How can I save on my energy bill in Singapore?
Welcome to Part 3 of our Solar 101 FAQ!
People around the world have been working from home ever since the COVID-19 pandemic began in Dec 19/Jan20. As a result, electricity consumption for most households have gone up.
In my case, it has gone up by more than 70%! It pains me when I see how much my energy consumption has increased in the past 4 months. In this article, allow us to address the age old question on how you save on your energy bills in Singapore!
1. "How can I save on my energy bill if I live in a landed house in Singapore?"
The bigger your household is, the more energy is consumed. It is almost a no brainer for you to consider installing a solar system for your house if you live in a landed house when 95% of households in Singapore cannot do so.
Here's how it can help you;
- A solar system can reduce your energy consumption by as much as 50%, depending on your consumption pattern.
- You hardly need to maintain it.
- The solar panels can last for more than 25 years (although energy generation drops over time)
- You have a secondary source of energy which is consumed on the fly.
- Solar panels are much more economically viable now, compared with the past.
- You can recoup the cost of a solar PV system in a relatively shorter amount of time.
- There is no energy wastage. Any excess energy that is not consumed by your house, will be sold to the energy grid and you will get rebates for it.
- You generate revenue from your solar system even when you are abroad visiting the Great Wall of China or skiing in the Swiss Aps (Ouh.. how we miss the days of travel)
So How do I go about installing a Solar System?
Start by looking for the roof plan of your house, electricity bill and send it over to us at email@example.com and we will do the rest. If you do not have a roof plan, send us your postal code with your bill!
2. "I am already buying from an Energy Retailer. Why should I buy a solar system?"
Installing a solar system will help reduce your net energy bill, especially if you will consume most of the energy that is generated. In this scenario, installing a system is more beneficial as you hardly have any energy to be exported. (Export Rate is 5.44 cents cheaper than the consumption rate.) If you have very good rates for your electricity, it just means your opportunity costs is lower than those paying a higher rate and thus your projected returns of investment or breakeven point for the solar system is longer than those paying a higher rate.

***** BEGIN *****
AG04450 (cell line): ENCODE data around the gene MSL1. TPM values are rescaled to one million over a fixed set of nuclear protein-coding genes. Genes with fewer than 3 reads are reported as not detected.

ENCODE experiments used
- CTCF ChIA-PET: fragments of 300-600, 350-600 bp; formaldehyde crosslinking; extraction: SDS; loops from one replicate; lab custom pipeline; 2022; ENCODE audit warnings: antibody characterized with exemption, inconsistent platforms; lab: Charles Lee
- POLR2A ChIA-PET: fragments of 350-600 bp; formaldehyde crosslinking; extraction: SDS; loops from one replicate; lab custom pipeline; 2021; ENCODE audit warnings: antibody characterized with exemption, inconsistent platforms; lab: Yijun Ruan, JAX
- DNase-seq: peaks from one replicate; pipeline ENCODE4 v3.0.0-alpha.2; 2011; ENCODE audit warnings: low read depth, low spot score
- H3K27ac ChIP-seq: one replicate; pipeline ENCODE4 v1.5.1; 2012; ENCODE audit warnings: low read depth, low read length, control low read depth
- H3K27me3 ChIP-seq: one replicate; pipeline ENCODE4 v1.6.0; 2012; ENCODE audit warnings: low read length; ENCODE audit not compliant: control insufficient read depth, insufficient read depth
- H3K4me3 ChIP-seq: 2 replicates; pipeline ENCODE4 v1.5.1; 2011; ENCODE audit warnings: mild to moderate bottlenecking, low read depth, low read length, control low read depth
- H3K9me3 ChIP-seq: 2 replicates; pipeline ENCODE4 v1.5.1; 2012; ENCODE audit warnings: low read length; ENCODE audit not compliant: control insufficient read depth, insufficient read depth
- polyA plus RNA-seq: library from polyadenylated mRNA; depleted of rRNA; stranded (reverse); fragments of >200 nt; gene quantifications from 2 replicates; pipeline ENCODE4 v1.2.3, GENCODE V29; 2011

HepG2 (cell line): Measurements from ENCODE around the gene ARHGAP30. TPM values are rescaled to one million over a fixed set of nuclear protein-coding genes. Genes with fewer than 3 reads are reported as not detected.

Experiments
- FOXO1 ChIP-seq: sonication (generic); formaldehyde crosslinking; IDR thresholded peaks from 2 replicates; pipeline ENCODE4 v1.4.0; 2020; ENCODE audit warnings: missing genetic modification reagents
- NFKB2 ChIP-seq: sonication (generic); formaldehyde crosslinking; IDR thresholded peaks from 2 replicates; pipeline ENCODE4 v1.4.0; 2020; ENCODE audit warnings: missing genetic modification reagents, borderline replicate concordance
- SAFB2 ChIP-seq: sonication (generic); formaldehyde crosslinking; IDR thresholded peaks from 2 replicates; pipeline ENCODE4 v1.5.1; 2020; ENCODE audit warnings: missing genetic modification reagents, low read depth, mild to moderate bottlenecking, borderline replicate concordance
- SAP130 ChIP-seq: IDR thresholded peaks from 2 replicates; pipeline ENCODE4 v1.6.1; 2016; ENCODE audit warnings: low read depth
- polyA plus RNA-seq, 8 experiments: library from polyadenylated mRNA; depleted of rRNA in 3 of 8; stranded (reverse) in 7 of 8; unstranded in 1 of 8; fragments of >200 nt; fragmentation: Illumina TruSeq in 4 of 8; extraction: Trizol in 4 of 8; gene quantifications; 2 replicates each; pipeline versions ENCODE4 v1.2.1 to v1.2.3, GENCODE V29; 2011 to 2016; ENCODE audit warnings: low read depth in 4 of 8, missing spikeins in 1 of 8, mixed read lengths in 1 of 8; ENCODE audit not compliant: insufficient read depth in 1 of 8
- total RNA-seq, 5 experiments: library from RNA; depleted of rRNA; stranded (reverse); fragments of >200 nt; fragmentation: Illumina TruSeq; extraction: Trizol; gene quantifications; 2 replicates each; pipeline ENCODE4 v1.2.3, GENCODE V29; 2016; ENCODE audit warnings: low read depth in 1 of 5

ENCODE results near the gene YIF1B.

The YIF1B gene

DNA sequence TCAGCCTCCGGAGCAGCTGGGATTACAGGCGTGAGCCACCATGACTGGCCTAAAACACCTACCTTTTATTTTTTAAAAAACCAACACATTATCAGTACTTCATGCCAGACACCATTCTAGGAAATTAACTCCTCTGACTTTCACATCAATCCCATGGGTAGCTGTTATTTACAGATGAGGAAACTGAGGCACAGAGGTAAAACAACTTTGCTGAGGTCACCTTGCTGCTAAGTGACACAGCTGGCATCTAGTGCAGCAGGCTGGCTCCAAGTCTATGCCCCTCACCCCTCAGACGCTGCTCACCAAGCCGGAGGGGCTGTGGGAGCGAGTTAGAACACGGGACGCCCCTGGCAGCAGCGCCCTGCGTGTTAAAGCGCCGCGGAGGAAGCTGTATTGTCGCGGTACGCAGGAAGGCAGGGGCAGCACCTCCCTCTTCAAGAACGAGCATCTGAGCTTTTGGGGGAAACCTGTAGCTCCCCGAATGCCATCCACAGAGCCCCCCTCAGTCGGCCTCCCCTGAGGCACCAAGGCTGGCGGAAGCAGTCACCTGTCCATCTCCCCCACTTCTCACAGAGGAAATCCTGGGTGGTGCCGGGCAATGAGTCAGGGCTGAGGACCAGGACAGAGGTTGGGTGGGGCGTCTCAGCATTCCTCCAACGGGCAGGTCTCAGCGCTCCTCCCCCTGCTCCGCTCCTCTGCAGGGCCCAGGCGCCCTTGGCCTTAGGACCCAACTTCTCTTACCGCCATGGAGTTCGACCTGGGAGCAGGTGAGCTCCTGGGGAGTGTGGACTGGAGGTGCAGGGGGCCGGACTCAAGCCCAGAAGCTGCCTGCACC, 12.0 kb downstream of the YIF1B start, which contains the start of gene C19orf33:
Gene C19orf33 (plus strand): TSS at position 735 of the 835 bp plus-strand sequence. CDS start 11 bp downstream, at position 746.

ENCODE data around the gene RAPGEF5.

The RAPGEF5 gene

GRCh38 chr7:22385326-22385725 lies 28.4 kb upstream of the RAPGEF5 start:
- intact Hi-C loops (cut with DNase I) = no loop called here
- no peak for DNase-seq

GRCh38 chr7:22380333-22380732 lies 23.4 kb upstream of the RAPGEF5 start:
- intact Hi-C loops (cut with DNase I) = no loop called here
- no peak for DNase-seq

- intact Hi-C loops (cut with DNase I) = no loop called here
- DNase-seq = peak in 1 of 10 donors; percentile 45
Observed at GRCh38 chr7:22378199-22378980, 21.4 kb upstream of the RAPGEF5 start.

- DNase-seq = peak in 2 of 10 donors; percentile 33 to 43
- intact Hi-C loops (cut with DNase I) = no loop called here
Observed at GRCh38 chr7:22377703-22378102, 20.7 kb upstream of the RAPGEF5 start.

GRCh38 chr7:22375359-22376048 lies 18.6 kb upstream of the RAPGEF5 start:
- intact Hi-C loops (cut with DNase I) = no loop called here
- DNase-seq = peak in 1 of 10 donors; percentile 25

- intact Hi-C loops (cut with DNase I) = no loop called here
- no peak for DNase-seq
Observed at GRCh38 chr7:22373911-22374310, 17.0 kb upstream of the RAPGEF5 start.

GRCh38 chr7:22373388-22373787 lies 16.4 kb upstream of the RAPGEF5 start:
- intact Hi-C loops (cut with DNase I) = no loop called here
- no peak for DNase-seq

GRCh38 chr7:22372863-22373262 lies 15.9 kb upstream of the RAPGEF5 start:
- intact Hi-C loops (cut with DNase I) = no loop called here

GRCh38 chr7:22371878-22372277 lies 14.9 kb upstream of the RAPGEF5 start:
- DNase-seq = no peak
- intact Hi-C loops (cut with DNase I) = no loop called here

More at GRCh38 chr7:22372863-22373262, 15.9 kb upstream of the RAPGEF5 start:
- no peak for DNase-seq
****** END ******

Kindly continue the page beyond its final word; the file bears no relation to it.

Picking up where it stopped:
However, with this solar PV system, you will be less susceptible to changes in the energy prices and hence it is like a form of hedging against energy inflation. Note this depends on how much the solar PV system can help subsidize your energy bill. By going solar, you are also pledging commitment to reduce your carbon footprint and help save the environment by going solar. Installing a solar PV system might even increase the value of your home!
If you are currently considering to get a solar system and also planning to sign up with an energy retailer, do contact us first so that we can advise you on this as most energy companies in Singapore do not allow solar installation requests.
3. "How can I save other than installing a solar system?"
Identify the highest energy consuming appliances in your household. The high energy consuming appliances are usually lights, refrigerators, air-conditioning and water heaters. We suggest to only replace fluorescent lights with LED lights only when they breakdown. Not all LED lights are built the same. Many LED light manufacturers have different LED product lines with varying lifespan (in hours lifetime) so try to get the ones which lasts longer even though it costs slightly more.
For air-conditioners, look beyond upfront costs and consider upgrading your air-con system to one with at least 4 ticks. A highly energy efficient air-con system will definitely help you to save more in the long run especially in a warm climate like Singapore where we all rely heavily on air conditioning. This applies to refrigerators as well.
Recall that back in the olden days, people got by without water heating. Furthermore, heating in such a warm climate like in Singapore is not as essential compared with countries that have cold climates like Russia. Try to get used to shower baths without using the water heater. At the same time, consider taking a shower standing in a big pail, to collect water and reuse them later. This can help to save on the cost of water as well, which all adds up!
The issue with many consumers is such that they are often myopic and only look at the upfront costs of things even though they can well afford to pay for products with higher energy efficiency! The next time you look at the rising figures on your energy bill, consider a solar system for your landed house and also our other tips. Use this as a guide and look beyond upfront costs!